A Ghoul at Our School?

by Parker Richards | 10/29/15 7:15pm


Nine School Street is haunted. Many residents of the 19th-century mansion — today known as the Panarchy undergraduate society — firmly believe that spiritual presences both malevolent and benign haunt the building behind its massive columns.

The spirit that haunts the building — once the home of Phi Kappa Psi fraternity — is known as Emily. All records indicate that the daughter of John Richards, a local minister and physician, was kept within the white manor for almost the entirety of her life. The town’s physician, Dr. Frost, noted that “there may have been another child [in the family] who died young.”

Indeed, Emily Richards (no relation to me — hopefully) died at age 12 in 1850. She was kept in what is today Panarchy’s bunk room, a large space that once housed numerous fraternity members before the house became coeducational in the 1970s.

“I’ve had friends who have gone up into the cupola and seen Emily’s reflection in the window staring back at them,” Andrea Nease ’17 said.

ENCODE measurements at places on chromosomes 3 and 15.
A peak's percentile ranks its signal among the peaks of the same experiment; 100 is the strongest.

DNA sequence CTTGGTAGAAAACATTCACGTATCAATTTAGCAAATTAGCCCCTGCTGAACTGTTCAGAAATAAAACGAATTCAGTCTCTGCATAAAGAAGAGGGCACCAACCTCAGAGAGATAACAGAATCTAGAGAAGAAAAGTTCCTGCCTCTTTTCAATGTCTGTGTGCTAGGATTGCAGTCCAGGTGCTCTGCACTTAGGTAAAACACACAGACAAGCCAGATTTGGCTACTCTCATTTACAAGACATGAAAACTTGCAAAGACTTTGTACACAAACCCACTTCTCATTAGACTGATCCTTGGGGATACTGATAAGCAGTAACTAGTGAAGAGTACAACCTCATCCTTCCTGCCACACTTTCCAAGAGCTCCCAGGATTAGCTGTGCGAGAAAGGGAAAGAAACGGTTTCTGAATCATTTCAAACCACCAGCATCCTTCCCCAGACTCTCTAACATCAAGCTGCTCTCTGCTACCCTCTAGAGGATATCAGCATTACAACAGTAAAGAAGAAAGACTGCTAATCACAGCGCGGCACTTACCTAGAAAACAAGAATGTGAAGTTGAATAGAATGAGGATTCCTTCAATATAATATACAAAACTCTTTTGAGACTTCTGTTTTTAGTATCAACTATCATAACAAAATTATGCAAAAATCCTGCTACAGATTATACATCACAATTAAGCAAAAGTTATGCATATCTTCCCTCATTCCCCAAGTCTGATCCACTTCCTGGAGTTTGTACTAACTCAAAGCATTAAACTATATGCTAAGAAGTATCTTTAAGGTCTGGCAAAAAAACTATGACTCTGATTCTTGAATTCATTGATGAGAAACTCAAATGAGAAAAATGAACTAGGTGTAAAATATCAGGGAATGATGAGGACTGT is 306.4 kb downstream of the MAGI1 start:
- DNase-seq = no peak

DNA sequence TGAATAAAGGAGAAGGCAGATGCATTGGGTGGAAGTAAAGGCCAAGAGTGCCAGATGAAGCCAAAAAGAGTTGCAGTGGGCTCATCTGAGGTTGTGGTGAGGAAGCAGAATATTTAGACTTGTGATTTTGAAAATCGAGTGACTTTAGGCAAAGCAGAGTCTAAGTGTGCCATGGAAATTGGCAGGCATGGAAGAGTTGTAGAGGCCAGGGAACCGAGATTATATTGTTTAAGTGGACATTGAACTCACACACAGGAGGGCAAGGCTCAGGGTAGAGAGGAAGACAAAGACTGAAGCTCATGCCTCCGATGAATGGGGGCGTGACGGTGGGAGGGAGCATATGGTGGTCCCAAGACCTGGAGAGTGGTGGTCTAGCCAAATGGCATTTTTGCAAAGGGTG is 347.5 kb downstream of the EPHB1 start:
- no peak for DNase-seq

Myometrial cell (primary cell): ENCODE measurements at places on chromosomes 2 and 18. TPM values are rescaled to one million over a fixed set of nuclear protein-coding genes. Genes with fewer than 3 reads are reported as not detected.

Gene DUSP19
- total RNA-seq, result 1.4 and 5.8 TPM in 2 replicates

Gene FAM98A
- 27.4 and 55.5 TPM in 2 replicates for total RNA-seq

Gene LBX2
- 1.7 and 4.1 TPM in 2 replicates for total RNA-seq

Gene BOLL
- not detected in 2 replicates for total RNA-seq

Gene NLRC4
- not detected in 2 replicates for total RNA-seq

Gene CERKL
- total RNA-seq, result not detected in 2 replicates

Legends within Panarchy state that Emily may have completed suicide, but medical records say she died from “an inflammation of the head.”

Panarchy president Sam Van Wetter ’16 said that Emily might have been locked away due to tendencies or preferences that were not socially acceptable in the mid-19th century. Emily’s “mental illness” may have been a cryptic way of saying she was lesbian, Van Wetter speculated.

Today, Panarchy — which has roughly 60 members on campus — considers itself a diverse and welcoming group with open membership, and Van Wetter said he imagines that Emily’s spirit likely approves of the house’s more accepting direction.

“I think it’s become a good place to be queer,” he said. “She was just kind of denied as a person. I think from being so oppressed and suppressed when alive, after death she has just kind of put her spirit into the house more.”

Before becoming Panarchy in the mid-1990s, 9 School St. was Phi Sigma Psi, a local fraternity, and before that it was Phi Kappa Psi, a major national fraternity that came to Dartmouth in 1896 and bought the building now known as Panarchy.

Phi Kappa Psi had a wealthy, urbane reputation. The house hosted annual invitation-only banquets featuring elaborate menu cards and invitations, many of which are still available in Rauner Special Collections Library. One gold-embossed pink menu card for the fraternity’s 1904 initiation banquet included lobster salad, “fancy cakes,” brandy jelly and cigars as components of an elaborate, multi-course meal.